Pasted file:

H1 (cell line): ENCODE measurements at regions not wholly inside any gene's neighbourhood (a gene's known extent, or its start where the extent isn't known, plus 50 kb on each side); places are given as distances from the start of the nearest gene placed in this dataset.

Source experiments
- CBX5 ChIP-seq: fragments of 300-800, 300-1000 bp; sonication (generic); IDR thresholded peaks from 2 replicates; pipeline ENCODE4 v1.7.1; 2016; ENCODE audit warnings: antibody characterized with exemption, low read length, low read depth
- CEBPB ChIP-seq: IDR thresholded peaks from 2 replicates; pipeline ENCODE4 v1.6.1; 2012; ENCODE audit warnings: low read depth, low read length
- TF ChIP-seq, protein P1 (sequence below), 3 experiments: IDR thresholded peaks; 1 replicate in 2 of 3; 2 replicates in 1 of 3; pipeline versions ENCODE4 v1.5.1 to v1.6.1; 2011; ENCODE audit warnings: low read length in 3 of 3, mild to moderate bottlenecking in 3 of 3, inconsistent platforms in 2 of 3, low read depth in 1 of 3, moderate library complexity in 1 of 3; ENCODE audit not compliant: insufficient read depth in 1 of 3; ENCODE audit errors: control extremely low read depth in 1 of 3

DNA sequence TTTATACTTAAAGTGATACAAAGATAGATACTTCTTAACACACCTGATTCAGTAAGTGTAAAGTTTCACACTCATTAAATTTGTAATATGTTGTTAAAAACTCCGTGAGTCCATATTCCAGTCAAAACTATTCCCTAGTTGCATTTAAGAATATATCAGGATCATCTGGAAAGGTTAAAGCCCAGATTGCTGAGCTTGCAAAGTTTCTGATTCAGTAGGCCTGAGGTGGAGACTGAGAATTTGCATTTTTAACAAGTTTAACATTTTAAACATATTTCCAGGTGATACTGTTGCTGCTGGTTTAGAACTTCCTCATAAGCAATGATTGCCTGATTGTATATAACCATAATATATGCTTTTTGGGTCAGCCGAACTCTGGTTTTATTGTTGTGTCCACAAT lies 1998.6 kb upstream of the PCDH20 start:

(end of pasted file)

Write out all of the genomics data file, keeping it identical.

H1 (cell line): ENCODE measurements at regions not wholly inside any gene's neighbourhood (a gene's known extent, or its start where the extent isn't known, plus 50 kb on each side); places are given as distances from the start of the nearest gene placed in this dataset.

Source experiments
- CBX5 ChIP-seq: fragments of 300-800, 300-1000 bp; sonication (generic); IDR thresholded peaks from 2 replicates; pipeline ENCODE4 v1.7.1; 2016; ENCODE audit warnings: antibody characterized with exemption, low read length, low read depth
- CEBPB ChIP-seq: IDR thresholded peaks from 2 replicates; pipeline ENCODE4 v1.6.1; 2012; ENCODE audit warnings: low read depth, low read length
- TF ChIP-seq, protein P1 (sequence below), 3 experiments: IDR thresholded peaks; 1 replicate in 2 of 3; 2 replicates in 1 of 3; pipeline versions ENCODE4 v1.5.1 to v1.6.1; 2011; ENCODE audit warnings: low read length in 3 of 3, mild to moderate bottlenecking in 3 of 3, inconsistent platforms in 2 of 3, low read depth in 1 of 3, moderate library complexity in 1 of 3; ENCODE audit not compliant: insufficient read depth in 1 of 3; ENCODE audit errors: control extremely low read depth in 1 of 3

DNA sequence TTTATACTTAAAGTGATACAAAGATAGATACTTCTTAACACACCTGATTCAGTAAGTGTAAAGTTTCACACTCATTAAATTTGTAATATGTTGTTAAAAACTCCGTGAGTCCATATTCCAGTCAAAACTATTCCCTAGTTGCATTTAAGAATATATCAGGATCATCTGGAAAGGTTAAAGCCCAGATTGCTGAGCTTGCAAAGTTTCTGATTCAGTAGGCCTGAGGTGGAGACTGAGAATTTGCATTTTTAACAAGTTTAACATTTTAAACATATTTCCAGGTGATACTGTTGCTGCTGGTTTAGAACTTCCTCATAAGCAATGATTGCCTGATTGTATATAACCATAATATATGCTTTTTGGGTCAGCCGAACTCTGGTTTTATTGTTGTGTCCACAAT lies 1998.6 kb upstream of the PCDH20 start: